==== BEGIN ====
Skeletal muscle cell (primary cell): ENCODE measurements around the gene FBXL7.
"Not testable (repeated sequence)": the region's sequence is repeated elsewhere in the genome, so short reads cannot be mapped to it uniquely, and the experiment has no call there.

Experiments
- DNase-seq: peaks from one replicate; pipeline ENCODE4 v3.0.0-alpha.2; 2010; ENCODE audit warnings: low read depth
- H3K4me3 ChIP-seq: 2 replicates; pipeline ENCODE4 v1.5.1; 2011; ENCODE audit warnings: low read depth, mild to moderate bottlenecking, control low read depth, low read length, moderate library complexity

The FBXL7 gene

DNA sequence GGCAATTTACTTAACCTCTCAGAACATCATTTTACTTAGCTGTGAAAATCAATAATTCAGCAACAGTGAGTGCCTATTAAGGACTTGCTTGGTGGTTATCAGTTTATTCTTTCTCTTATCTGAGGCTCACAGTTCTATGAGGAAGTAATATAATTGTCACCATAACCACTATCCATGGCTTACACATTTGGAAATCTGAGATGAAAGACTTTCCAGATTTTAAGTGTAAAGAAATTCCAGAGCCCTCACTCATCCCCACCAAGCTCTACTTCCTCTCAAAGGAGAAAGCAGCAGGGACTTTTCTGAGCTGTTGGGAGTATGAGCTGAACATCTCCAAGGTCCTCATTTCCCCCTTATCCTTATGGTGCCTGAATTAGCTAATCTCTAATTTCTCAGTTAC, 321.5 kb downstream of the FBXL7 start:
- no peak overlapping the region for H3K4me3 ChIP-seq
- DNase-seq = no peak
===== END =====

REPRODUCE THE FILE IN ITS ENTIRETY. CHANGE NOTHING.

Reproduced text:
Skeletal muscle cell (primary cell): ENCODE measurements around the gene FBXL7.
"Not testable (repeated sequence)": the region's sequence is repeated elsewhere in the genome, so short reads cannot be mapped to it uniquely, and the experiment has no call there.

Experiments
- DNase-seq: peaks from one replicate; pipeline ENCODE4 v3.0.0-alpha.2; 2010; ENCODE audit warnings: low read depth
- H3K4me3 ChIP-seq: 2 replicates; pipeline ENCODE4 v1.5.1; 2011; ENCODE audit warnings: low read depth, mild to moderate bottlenecking, control low read depth, low read length, moderate library complexity

The FBXL7 gene

DNA sequence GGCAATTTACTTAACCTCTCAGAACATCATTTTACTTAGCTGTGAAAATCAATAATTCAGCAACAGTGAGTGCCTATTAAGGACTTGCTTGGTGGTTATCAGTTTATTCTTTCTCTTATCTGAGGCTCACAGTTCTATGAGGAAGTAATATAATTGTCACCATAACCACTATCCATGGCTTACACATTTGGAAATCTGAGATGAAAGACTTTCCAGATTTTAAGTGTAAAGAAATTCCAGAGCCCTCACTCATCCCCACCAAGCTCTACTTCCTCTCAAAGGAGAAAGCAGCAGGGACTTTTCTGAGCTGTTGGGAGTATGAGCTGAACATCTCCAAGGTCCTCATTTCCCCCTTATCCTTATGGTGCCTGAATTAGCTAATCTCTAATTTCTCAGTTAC, 321.5 kb downstream of the FBXL7 start:
- no peak overlapping the region for H3K4me3 ChIP-seq
- DNase-seq = no peak